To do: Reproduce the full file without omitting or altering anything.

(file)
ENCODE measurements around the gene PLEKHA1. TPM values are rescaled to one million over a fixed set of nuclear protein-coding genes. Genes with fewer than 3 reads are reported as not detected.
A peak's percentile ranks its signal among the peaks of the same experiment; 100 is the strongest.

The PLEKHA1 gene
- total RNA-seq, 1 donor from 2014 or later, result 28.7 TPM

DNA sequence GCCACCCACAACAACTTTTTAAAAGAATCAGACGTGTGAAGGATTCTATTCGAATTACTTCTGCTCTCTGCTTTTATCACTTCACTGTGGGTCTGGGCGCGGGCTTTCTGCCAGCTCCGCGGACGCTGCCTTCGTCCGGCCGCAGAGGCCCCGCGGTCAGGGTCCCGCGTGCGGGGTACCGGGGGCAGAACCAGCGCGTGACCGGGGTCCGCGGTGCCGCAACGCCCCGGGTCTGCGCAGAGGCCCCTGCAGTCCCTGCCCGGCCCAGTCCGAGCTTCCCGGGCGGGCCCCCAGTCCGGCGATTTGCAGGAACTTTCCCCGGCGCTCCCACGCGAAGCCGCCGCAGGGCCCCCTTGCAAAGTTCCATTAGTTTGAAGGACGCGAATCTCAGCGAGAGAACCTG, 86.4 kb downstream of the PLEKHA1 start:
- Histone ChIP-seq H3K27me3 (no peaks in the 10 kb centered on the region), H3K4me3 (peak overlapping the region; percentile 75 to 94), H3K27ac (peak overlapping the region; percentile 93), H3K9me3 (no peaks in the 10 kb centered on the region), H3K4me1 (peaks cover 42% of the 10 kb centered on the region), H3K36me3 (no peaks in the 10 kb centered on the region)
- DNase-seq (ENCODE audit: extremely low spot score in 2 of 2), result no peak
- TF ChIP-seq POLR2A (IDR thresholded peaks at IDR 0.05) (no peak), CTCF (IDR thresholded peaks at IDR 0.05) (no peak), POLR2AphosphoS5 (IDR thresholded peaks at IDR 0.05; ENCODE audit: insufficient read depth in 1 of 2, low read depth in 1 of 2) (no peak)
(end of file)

ENCODE measurements around the gene PLEKHA1. TPM values are rescaled to one million over a fixed set of nuclear protein-coding genes. Genes with fewer than 3 reads are reported as not detected.
A peak's percentile ranks its signal among the peaks of the same experiment; 100 is the strongest.

The PLEKHA1 gene
- total RNA-seq, 1 donor from 2014 or later, result 28.7 TPM

DNA sequence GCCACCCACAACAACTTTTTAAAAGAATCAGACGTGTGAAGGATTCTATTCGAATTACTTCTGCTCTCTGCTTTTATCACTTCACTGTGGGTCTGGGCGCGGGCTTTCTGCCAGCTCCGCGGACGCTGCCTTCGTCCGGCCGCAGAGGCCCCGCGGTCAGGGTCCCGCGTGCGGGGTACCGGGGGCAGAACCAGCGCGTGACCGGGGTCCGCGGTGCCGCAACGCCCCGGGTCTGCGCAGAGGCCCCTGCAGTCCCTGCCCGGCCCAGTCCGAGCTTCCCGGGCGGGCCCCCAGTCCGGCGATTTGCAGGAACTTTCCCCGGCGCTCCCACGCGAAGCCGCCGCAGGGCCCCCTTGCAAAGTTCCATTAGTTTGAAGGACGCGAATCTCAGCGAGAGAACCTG, 86.4 kb downstream of the PLEKHA1 start:
- Histone ChIP-seq H3K27me3 (no peaks in the 10 kb centered on the region), H3K4me3 (peak overlapping the region; percentile 75 to 94), H3K27ac (peak overlapping the region; percentile 93), H3K9me3 (no peaks in the 10 kb centered on the region), H3K4me1 (peaks cover 42% of the 10 kb centered on the region), H3K36me3 (no peaks in the 10 kb centered on the region)
- DNase-seq (ENCODE audit: extremely low spot score in 2 of 2), result no peak
- TF ChIP-seq POLR2A (IDR thresholded peaks at IDR 0.05) (no peak), CTCF (IDR thresholded peaks at IDR 0.05) (no peak), POLR2AphosphoS5 (IDR thresholded peaks at IDR 0.05; ENCODE audit: insufficient read depth in 1 of 2, low read depth in 1 of 2) (no peak)